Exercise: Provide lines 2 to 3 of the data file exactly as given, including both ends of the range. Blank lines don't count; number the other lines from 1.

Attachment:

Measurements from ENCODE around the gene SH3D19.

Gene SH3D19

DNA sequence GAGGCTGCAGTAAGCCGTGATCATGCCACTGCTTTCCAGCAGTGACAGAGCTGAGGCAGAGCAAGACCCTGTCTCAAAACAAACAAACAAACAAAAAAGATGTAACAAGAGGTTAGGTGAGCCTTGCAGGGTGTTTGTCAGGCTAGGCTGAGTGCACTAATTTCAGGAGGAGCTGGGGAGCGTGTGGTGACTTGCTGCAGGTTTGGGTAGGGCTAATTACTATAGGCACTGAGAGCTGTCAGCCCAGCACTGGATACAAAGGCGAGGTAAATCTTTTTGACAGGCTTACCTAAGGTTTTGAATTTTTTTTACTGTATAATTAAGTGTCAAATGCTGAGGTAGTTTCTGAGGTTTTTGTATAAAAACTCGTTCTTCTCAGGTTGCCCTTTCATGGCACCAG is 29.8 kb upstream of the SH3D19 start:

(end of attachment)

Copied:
Gene SH3D19

DNA sequence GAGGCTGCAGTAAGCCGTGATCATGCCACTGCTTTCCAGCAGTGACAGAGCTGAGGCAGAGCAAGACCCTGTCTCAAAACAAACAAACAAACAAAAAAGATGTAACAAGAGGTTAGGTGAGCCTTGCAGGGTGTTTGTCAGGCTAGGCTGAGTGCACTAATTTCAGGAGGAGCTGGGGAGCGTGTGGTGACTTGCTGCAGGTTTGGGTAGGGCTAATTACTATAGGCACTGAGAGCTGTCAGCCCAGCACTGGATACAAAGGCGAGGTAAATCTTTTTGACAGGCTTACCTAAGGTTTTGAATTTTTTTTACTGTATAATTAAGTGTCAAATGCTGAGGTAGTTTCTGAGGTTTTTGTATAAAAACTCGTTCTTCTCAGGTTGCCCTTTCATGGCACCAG is 29.8 kb upstream of the SH3D19 start: